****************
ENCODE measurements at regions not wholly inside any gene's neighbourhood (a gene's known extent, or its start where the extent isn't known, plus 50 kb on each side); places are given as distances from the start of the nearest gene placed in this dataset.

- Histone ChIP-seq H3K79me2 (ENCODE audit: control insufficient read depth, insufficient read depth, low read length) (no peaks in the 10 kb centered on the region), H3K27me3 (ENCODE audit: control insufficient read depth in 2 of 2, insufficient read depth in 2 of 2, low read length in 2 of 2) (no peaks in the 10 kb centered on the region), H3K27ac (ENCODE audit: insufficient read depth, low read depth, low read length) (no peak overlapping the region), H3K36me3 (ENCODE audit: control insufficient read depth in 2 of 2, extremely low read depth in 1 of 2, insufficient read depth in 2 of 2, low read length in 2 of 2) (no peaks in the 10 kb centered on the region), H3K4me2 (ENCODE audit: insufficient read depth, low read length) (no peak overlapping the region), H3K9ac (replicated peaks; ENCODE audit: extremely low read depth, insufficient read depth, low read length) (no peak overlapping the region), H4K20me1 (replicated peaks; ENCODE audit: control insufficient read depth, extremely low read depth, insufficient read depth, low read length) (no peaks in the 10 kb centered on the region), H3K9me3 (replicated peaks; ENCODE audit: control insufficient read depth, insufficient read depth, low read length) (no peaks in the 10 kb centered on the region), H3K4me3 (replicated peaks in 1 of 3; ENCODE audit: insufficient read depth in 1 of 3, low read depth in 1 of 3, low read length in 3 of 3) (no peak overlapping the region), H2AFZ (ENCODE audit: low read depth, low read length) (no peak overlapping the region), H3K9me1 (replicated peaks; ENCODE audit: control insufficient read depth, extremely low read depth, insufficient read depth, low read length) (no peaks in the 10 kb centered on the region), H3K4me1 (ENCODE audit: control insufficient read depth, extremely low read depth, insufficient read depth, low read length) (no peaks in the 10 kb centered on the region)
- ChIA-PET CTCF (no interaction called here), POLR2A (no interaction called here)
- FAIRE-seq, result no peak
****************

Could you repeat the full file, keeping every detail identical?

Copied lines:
ENCODE measurements at regions not wholly inside any gene's neighbourhood (a gene's known extent, or its start where the extent isn't known, plus 50 kb on each side); places are given as distances from the start of the nearest gene placed in this dataset.

- Histone ChIP-seq H3K79me2 (ENCODE audit: control insufficient read depth, insufficient read depth, low read length) (no peaks in the 10 kb centered on the region), H3K27me3 (ENCODE audit: control insufficient read depth in 2 of 2, insufficient read depth in 2 of 2, low read length in 2 of 2) (no peaks in the 10 kb centered on the region), H3K27ac (ENCODE audit: insufficient read depth, low read depth, low read length) (no peak overlapping the region), H3K36me3 (ENCODE audit: control insufficient read depth in 2 of 2, extremely low read depth in 1 of 2, insufficient read depth in 2 of 2, low read length in 2 of 2) (no peaks in the 10 kb centered on the region), H3K4me2 (ENCODE audit: insufficient read depth, low read length) (no peak overlapping the region), H3K9ac (replicated peaks; ENCODE audit: extremely low read depth, insufficient read depth, low read length) (no peak overlapping the region), H4K20me1 (replicated peaks; ENCODE audit: control insufficient read depth, extremely low read depth, insufficient read depth, low read length) (no peaks in the 10 kb centered on the region), H3K9me3 (replicated peaks; ENCODE audit: control insufficient read depth, insufficient read depth, low read length) (no peaks in the 10 kb centered on the region), H3K4me3 (replicated peaks in 1 of 3; ENCODE audit: insufficient read depth in 1 of 3, low read depth in 1 of 3, low read length in 3 of 3) (no peak overlapping the region), H2AFZ (ENCODE audit: low read depth, low read length) (no peak overlapping the region), H3K9me1 (replicated peaks; ENCODE audit: control insufficient read depth, extremely low read depth, insufficient read depth, low read length) (no peaks in the 10 kb centered on the region), H3K4me1 (ENCODE audit: control insufficient read depth, extremely low read depth, insufficient read depth, low read length) (no peaks in the 10 kb centered on the region)
- ChIA-PET CTCF (no interaction called here), POLR2A (no interaction called here)
- FAIRE-seq, result no peak